In the case of Iancu v. Brunetti, the Federal Circuit recently ruled that a section of the Lanham Act was unconstitutional. This federal law governs the registration of trademarks. Section 2(a) of the Lanham Act prohibits the registration of trademarks that are immoral or scandalous. The Federal Circuit reviewed this provision in the context of a trademark for Brunetti apparel, which was rejected because it spelled “fuct.”
While the Federal Circuit acknowledged that the use of this trademark was offensive, it ruled that the First Amendment protects speech that is offensive to much of the population. Without a strong government interest in policing speech, which was absent here, the constraint on speech was unconstitutional. The majority struck down Section 2(a) entirely, while a concurring judge argued that it could be preserved as a ban on obscene trademarks. (However, he did not find that this trademark was obscene.) The Supreme Court now has granted certiorari and will review the Federal Circuit’s decision. It is possible that the Court may adopt the concurring judge’s position and preserve Section 2(a) in a limited form, as urged by the Under Secretary of Commerce in the petition for certiorari.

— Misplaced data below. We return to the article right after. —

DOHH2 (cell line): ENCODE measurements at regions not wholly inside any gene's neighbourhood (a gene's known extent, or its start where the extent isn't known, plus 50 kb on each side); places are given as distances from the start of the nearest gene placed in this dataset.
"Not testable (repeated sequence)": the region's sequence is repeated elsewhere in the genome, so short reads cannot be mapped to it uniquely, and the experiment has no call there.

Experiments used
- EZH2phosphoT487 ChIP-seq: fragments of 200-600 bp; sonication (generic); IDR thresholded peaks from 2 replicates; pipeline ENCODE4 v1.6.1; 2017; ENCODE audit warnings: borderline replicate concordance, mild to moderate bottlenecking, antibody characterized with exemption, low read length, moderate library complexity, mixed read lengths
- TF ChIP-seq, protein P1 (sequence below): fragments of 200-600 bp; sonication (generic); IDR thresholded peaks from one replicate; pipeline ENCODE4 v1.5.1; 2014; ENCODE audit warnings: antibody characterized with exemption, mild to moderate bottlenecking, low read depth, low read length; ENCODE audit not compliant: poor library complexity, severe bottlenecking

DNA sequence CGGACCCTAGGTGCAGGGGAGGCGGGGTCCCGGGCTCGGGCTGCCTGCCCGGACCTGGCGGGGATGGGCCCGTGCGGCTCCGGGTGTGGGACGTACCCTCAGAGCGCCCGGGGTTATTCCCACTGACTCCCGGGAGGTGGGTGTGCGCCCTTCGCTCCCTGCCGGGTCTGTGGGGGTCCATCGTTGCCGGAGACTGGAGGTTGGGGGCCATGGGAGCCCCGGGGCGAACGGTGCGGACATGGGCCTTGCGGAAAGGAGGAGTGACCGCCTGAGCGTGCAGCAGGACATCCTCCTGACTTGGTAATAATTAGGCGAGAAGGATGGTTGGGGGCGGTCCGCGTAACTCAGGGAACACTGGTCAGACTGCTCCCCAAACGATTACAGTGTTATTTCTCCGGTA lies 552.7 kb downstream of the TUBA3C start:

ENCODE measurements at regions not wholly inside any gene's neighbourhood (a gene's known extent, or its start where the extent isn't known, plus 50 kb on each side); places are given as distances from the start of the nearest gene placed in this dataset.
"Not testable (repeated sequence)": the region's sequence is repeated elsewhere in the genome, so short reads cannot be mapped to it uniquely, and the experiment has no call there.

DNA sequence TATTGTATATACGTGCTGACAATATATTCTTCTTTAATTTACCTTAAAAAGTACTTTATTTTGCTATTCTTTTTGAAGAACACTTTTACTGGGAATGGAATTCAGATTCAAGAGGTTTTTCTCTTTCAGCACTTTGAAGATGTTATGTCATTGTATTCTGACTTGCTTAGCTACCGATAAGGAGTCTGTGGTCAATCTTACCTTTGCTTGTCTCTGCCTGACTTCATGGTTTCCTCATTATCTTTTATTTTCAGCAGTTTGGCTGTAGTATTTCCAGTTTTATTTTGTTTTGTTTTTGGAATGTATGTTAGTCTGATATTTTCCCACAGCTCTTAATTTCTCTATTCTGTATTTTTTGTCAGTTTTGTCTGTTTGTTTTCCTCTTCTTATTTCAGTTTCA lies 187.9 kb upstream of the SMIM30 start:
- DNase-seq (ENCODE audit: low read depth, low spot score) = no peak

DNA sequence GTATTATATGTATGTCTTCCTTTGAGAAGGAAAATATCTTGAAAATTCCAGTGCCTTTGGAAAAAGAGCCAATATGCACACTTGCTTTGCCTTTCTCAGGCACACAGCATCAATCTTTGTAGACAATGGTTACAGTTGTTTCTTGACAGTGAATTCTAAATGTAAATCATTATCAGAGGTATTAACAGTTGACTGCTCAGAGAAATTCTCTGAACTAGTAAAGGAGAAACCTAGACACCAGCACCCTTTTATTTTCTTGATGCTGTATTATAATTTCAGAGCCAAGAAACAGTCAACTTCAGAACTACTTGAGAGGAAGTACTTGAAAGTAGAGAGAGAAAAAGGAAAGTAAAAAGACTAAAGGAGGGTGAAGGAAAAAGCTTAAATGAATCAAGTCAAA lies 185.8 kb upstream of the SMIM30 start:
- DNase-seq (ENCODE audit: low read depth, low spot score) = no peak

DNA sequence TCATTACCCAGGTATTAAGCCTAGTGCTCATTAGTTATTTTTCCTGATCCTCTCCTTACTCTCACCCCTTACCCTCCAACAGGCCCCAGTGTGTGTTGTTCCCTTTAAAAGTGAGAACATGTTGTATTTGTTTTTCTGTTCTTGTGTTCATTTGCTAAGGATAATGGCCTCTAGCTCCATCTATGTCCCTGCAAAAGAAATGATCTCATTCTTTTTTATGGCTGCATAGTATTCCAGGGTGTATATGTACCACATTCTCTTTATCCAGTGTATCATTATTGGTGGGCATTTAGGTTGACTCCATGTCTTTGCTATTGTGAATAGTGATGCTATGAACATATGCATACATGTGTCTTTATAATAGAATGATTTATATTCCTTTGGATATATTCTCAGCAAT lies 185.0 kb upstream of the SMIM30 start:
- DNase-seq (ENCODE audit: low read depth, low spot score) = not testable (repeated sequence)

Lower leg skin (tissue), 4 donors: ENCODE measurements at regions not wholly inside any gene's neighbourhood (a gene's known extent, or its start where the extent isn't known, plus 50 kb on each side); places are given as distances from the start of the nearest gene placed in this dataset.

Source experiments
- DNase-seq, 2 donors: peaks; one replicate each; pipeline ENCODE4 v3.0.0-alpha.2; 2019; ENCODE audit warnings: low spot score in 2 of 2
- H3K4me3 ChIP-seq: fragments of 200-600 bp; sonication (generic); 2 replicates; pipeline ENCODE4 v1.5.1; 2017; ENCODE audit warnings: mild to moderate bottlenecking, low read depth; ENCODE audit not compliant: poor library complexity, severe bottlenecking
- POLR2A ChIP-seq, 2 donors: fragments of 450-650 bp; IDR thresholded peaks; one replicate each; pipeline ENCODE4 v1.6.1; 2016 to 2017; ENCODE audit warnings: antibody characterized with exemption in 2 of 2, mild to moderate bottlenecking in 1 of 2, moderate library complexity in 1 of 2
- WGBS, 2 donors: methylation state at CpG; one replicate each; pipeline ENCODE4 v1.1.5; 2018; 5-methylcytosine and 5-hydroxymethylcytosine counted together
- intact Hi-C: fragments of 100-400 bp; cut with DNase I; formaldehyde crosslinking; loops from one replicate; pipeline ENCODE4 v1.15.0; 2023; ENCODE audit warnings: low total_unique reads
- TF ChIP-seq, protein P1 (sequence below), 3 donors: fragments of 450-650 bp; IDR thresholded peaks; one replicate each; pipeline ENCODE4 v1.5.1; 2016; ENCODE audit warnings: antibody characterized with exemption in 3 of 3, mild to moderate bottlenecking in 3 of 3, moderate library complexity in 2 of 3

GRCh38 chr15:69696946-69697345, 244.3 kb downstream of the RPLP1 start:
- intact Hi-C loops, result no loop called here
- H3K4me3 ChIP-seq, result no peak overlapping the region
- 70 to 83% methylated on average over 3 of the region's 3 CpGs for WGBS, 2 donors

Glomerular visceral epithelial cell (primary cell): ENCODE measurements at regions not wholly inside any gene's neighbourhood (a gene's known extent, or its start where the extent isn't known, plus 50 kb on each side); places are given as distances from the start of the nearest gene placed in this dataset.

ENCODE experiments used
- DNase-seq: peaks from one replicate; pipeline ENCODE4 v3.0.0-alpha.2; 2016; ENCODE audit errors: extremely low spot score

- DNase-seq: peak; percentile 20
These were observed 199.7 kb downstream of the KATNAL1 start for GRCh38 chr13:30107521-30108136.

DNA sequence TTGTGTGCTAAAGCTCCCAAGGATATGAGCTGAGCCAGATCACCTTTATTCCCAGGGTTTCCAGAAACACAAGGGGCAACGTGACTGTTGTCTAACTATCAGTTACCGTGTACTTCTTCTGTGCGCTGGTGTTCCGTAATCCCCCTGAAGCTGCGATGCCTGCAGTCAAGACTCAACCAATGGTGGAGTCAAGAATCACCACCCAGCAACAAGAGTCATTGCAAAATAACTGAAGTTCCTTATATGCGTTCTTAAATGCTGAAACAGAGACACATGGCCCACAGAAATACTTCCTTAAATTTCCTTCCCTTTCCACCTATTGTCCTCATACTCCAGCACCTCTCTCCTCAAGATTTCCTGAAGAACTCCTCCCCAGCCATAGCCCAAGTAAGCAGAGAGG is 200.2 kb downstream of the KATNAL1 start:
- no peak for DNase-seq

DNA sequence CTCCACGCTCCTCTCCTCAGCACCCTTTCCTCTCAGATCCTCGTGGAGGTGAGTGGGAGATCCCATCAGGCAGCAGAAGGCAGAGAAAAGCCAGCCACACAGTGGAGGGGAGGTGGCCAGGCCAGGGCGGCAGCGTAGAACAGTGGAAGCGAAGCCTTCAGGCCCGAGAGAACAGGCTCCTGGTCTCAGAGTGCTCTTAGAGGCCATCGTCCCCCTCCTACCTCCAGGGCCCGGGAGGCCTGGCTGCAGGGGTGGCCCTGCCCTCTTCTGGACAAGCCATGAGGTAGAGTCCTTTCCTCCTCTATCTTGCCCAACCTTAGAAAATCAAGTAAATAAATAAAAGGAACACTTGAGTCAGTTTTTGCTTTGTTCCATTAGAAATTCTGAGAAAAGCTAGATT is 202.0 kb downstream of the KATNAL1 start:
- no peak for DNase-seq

This case arises in the aftermath of the landmark case of Matal v. Tam, in which the Supreme Court struck down another provision of the Lanham Act for violating the First Amendment. That provision related to a ban on registering disparaging trademarks. The trademark in question was the name of a band called “the Slants,” which was seen as disparaging toward Asians.
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